Thursday, May 31, 2012

Fukushima Daiichi: a nuclear power disaster that keeps on giving

Last year's tsunami + nuclear disaster in Japan is one of those stories you'd rather skip over when you read the paper. Isn't it over yet? Don't they have it under control? Can't we move on to the next crisis? Please, please, purty please?

Alas, the natural human impulse to wish disaster into a fuzzily-remembered past is, in the case of Fukushima Daiichi, only making it easier for a rapacious industry to ... well, to continue in its rapacious ways. From Reuters this past Friday, in Japan eyes smaller nuclear role but no exit strategy:
Japan is leaning toward a policy of halving nuclear power's share of electricity supply from pre-Fukushima levels to about 15 percent by 2030, but will likely stop short of pledging the long-term exit strategy that many voters favour, experts said.

That would be a victory of sorts for a nuclear industry that has been under fire since a huge earthquake and tsunami devast[at]ed the Fukushima atomic plant in March 2011, triggering meltdowns in the world's worst radiation accident in a quarter century.

But ... isn't it over yet? From the SF Chronicle in Tuesday's print edition of the paper, headlined on-line as Japan's radiation found in California bluefin tuna:
For the first time, scientists have detected radioactivity in fish that have migrated into California waters from the ocean off Japan, where radiation contaminated the sea after explosions tore through the Fukushima nuclear reactors last year.


The evidence is "unequivocal" that the tuna - caught off San Diego a year ago - were contaminated with radiation from Japan's nuclear disaster, the researchers said.
And ... don't they have it under control? From the NY Times on Monday, when many 'Mericans were busy with their barbecues:
In an unusually stark warning, Japan’s prime minister during last year’s nuclear crisis told a parliamentary inquiry on Monday that the country should discard nuclear power as too dangerous, saying the Fukushima accident had pushed Japan to the brink of "national collapse."

In testimony to a panel investigating the government’s handling of the nuclear disaster, the former prime minister, Naoto Kan, also warned that the politically powerful nuclear industry was trying to push Japan back toward nuclear power despite "showing no remorse" for the accident.

"Gorbachev said in his memoirs that the Chernobyl accident exposed the sicknesses of the Soviet system," Mr. Kan said, referring to the 1986 explosion of a reactor in Ukraine, which spewed radiation across a wide swath of Europe. "The Fukushima accident did the same for Japan."
As I've written before, Satisfying energy requirements of a culture built on massive distribution of goods across the globe, high-tech warfare, inefficient human transport, digital-everything, the intertubes that carry information between digital-everything, and energy-intensive food production is a road leading straight off the cliff.

That's why I found Tim Jackson's piece in the NY Times on Saturday, Let's Be Less Productive, such a refreshing, out-of-the-box take on what is to be done. Not that I expect seven billion people to take heed. Still, worth a read and a thought (bolded emphasis added by yours truly):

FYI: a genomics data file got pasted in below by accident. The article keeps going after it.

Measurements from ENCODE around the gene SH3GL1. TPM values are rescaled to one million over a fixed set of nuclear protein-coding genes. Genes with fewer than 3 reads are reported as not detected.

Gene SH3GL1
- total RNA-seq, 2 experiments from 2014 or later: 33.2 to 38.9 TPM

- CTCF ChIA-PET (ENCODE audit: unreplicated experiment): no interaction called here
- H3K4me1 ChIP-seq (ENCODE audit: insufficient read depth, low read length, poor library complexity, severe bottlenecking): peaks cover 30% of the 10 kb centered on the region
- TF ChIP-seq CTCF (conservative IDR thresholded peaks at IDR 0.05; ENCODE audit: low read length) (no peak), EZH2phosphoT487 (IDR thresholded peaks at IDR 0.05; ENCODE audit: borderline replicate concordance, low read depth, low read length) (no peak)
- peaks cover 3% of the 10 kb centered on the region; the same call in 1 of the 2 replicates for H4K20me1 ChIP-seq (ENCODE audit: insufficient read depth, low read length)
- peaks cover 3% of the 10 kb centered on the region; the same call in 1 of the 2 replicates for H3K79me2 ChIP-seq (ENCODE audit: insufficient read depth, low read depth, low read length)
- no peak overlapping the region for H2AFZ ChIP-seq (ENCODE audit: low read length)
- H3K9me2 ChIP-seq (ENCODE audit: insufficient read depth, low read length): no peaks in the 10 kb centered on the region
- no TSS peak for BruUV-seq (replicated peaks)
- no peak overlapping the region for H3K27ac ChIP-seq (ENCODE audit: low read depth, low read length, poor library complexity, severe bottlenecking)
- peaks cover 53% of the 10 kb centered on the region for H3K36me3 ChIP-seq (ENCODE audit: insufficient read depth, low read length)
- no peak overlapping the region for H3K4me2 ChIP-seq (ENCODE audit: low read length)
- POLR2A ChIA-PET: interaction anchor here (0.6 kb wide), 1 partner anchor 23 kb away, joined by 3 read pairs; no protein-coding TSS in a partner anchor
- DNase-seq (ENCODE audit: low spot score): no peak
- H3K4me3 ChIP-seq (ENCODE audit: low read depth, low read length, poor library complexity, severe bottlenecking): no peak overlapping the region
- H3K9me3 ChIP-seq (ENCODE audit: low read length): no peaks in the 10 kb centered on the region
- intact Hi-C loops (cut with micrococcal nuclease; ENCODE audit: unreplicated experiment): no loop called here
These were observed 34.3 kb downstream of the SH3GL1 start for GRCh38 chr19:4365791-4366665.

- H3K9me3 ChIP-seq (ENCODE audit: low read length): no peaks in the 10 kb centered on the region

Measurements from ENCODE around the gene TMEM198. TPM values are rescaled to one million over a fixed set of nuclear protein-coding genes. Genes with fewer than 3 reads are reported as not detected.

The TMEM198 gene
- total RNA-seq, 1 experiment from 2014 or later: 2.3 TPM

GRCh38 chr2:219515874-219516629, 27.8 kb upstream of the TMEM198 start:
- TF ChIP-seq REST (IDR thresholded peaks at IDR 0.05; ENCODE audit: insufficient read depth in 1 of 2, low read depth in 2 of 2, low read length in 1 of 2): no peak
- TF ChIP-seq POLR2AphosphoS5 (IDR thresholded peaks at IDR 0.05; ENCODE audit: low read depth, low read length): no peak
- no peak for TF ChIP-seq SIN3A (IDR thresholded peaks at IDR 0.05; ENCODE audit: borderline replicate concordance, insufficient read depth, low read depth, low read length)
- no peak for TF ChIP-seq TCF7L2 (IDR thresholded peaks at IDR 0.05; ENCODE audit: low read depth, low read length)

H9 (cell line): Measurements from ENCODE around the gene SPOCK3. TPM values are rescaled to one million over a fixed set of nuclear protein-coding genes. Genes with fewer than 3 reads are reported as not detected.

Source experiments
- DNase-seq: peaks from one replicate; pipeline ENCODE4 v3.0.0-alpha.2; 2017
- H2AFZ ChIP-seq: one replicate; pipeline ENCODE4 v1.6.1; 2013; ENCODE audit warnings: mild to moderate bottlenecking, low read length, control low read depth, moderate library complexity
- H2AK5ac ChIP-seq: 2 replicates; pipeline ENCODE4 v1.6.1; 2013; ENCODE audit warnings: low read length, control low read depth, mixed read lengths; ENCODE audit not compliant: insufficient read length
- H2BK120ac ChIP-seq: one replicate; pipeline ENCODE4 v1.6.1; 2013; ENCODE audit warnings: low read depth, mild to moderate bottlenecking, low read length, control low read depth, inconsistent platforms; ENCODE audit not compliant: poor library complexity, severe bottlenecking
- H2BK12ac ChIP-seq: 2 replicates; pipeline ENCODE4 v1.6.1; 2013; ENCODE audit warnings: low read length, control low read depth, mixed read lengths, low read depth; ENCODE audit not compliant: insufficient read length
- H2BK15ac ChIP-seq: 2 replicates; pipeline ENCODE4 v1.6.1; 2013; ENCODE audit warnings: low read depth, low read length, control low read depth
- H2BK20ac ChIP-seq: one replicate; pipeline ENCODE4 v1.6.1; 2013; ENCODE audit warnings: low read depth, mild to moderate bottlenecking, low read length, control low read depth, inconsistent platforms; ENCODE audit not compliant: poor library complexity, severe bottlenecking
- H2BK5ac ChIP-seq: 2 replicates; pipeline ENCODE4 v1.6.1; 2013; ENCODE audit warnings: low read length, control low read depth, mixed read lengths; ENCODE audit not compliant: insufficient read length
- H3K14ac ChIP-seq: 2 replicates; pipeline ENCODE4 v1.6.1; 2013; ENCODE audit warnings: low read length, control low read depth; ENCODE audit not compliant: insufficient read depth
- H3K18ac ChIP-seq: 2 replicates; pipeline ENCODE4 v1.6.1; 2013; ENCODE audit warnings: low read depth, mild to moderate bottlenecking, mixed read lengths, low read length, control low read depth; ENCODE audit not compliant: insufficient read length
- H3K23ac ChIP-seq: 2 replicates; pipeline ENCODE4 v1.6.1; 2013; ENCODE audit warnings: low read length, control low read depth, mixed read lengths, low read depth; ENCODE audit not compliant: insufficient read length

A whole set of activities that could provide meaningful work and contribute valuable services to the community are denigrated because they involve employing people to work with devotion, patience and attention.

But people often achieve a greater sense of well-being and fulfillment, both as producers and consumers of such activities, than they ever do in the time-poor, materialistic supermarket economy in which most of our lives are spent. And here perhaps is the most remarkable thing of all: since these activities are built around the value of human services rather than the relentless outpouring of material stuff, they offer a half-decent chance of making the economy more environmentally sustainable.

Of course, a transition to a low-productivity economy won’t happen by wishful thinking. It demands careful attention to incentive structures -- lower taxes on labor and higher taxes on resource consumption and pollution, for example. It calls for more than just lip service to concepts of patient-centered care and student-centered learning. It requires the dismantling of perverse productivity targets and a serious investment in skills and training. In short, avoiding the scourge of unemployment may have less to do with chasing after growth and more to do with building an economy of care, craft and culture. And in doing so, restoring the value of decent work to its rightful place at the heart of society.
The SF Chronicle's article cited above about cesium-134 and cesium-137 found in tuna swimming off San Diego went to great pains to assure tuna-consuming U.S. citizens that there's nothing to worry about:
Virtually all bluefin tuna on the market in the United States is either farmed or caught far from the Fukushima area, so American consumers should not be affected by radiation contamination in their fish, seafood distributors say. The migratory bluefin studied by the researchers were all caught by sport fishermen and were not headed for the market.


"We don't think there will be any public health concern from the results of the new tests," Fisher [a marine scientist internationally known as a specialist in radiation hazards at Stony Brook University on Long Island] said, "but if we do see any higher concentrations of cesium, we will certainly alert public health agencies again."

Feel better yet?

Related posts on One Finger Typing:
Thinking of Fukushima on Earth Day
Nuclear meltdown abroad and at home
The radiation cloud is blowing in the wind
Facing things we'd rather weren't so

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